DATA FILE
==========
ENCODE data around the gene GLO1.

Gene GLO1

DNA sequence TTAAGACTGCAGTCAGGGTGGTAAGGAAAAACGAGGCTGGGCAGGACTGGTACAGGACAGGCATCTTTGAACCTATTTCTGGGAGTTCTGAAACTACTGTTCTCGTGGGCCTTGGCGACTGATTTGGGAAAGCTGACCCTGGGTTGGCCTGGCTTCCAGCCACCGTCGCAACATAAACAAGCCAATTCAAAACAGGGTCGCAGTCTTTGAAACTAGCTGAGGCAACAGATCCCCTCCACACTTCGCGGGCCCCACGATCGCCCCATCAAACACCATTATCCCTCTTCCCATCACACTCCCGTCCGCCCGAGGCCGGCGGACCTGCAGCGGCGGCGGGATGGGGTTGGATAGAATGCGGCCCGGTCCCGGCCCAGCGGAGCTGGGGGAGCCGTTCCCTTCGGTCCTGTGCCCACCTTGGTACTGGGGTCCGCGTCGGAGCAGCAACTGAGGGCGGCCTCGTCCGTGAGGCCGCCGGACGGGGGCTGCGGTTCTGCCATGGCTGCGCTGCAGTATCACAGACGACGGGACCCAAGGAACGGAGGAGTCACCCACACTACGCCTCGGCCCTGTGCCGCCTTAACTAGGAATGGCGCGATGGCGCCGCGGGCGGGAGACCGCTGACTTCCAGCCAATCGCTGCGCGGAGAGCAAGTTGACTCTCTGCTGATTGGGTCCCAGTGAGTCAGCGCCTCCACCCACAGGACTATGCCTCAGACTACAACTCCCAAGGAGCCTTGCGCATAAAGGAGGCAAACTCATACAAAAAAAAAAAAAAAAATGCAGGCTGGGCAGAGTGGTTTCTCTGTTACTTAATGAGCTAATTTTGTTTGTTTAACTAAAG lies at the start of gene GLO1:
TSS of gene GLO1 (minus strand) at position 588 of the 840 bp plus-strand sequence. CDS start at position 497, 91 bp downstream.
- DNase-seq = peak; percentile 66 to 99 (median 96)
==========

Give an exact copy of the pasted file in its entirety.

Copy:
ENCODE data around the gene GLO1.

Gene GLO1

DNA sequence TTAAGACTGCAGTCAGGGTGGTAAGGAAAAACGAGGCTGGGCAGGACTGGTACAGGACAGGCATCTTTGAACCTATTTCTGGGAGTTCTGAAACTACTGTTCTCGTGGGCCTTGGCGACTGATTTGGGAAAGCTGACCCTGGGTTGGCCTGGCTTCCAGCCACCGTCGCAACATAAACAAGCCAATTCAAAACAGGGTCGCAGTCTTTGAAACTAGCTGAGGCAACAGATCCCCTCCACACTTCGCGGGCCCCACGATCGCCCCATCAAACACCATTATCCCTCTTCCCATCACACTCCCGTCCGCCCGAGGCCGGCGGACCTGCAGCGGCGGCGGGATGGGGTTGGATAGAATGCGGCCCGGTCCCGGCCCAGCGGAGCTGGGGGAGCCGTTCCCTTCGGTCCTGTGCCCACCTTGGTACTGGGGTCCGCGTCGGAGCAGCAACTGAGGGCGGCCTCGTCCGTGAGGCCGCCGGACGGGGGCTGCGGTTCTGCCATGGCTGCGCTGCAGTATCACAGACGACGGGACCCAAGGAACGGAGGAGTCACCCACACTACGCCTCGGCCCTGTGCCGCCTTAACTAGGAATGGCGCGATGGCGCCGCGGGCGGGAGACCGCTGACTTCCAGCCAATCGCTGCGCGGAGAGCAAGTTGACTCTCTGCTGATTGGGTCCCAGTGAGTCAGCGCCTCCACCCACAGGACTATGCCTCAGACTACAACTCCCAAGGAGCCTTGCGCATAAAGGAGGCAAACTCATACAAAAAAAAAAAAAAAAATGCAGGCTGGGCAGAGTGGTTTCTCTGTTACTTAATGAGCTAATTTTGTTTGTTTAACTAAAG lies at the start of gene GLO1:
TSS of gene GLO1 (minus strand) at position 588 of the 840 bp plus-strand sequence. CDS start at position 497, 91 bp downstream.
- DNase-seq = peak; percentile 66 to 99 (median 96)